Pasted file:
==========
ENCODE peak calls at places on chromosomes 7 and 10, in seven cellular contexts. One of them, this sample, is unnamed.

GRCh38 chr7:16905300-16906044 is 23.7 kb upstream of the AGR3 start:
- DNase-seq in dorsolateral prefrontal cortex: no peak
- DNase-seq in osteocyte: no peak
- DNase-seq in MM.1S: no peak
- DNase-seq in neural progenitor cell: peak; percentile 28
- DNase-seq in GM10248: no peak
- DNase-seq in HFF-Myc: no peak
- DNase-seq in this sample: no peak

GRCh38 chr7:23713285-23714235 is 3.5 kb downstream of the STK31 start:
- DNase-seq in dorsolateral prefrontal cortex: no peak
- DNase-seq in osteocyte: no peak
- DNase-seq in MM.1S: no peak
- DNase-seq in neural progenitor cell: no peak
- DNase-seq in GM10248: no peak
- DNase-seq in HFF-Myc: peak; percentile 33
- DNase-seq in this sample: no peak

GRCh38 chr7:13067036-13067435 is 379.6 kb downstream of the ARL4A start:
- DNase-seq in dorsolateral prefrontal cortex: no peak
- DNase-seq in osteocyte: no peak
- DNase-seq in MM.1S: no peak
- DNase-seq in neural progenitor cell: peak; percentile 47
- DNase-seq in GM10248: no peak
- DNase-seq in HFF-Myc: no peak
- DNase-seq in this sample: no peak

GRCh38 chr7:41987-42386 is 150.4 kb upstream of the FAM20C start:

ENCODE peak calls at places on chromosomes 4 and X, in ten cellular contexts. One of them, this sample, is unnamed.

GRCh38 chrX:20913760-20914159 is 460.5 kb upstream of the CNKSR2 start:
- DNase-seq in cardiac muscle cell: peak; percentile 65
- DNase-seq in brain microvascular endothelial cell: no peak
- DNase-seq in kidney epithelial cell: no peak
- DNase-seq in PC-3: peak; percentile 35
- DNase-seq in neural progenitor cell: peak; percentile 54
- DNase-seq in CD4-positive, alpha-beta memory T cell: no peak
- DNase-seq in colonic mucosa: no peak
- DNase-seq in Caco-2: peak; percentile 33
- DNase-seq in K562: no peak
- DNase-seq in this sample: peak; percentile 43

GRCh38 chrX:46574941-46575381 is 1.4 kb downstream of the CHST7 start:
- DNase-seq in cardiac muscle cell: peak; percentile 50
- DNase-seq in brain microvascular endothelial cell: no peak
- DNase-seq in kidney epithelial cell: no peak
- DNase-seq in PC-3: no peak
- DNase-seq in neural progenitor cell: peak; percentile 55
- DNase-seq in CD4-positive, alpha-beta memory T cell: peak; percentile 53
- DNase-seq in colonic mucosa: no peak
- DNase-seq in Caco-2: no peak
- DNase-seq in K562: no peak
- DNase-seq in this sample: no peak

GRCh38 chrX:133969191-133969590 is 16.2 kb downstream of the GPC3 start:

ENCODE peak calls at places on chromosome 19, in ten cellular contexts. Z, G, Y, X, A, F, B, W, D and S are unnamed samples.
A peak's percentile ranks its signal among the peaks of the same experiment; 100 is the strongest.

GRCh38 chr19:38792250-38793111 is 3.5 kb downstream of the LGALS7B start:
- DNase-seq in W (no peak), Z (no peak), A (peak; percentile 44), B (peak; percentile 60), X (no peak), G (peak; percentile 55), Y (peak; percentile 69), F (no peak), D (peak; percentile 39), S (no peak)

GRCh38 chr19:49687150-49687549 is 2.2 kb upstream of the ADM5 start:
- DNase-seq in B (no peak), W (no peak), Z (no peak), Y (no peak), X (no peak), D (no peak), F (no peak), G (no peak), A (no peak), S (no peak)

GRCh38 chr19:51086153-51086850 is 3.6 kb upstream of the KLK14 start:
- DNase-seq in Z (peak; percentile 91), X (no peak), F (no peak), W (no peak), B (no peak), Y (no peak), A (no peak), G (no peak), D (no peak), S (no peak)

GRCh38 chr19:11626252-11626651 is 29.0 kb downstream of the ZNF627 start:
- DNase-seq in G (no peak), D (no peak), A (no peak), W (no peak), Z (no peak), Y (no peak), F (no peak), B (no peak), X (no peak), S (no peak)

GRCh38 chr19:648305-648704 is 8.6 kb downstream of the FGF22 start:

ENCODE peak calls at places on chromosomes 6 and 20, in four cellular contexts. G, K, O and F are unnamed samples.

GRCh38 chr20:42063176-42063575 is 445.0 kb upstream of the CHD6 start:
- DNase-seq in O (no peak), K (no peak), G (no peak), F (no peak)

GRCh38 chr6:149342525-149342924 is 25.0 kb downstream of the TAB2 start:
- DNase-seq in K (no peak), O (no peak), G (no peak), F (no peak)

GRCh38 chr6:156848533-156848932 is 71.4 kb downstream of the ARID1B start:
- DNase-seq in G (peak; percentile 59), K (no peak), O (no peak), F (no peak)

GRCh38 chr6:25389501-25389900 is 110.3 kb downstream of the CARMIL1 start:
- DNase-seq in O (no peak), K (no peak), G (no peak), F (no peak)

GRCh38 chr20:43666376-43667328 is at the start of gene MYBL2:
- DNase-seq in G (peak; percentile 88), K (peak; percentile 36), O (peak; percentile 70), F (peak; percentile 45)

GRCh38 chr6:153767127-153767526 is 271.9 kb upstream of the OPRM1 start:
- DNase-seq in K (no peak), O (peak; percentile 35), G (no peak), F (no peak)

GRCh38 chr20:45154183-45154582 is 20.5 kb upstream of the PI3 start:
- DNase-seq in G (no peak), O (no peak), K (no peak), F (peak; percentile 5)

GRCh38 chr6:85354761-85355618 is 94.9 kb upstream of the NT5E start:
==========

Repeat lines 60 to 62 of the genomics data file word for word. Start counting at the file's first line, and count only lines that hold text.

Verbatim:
- DNase-seq in G (no peak), D (no peak), A (no peak), W (no peak), Z (no peak), Y (no peak), F (no peak), B (no peak), X (no peak), S (no peak)

GRCh38 chr19:648305-648704 is 8.6 kb downstream of the FGF22 start:

ENCODE peak calls at places on chromosomes 6 and 20, in four cellular contexts. G, K, O and F are unnamed samples.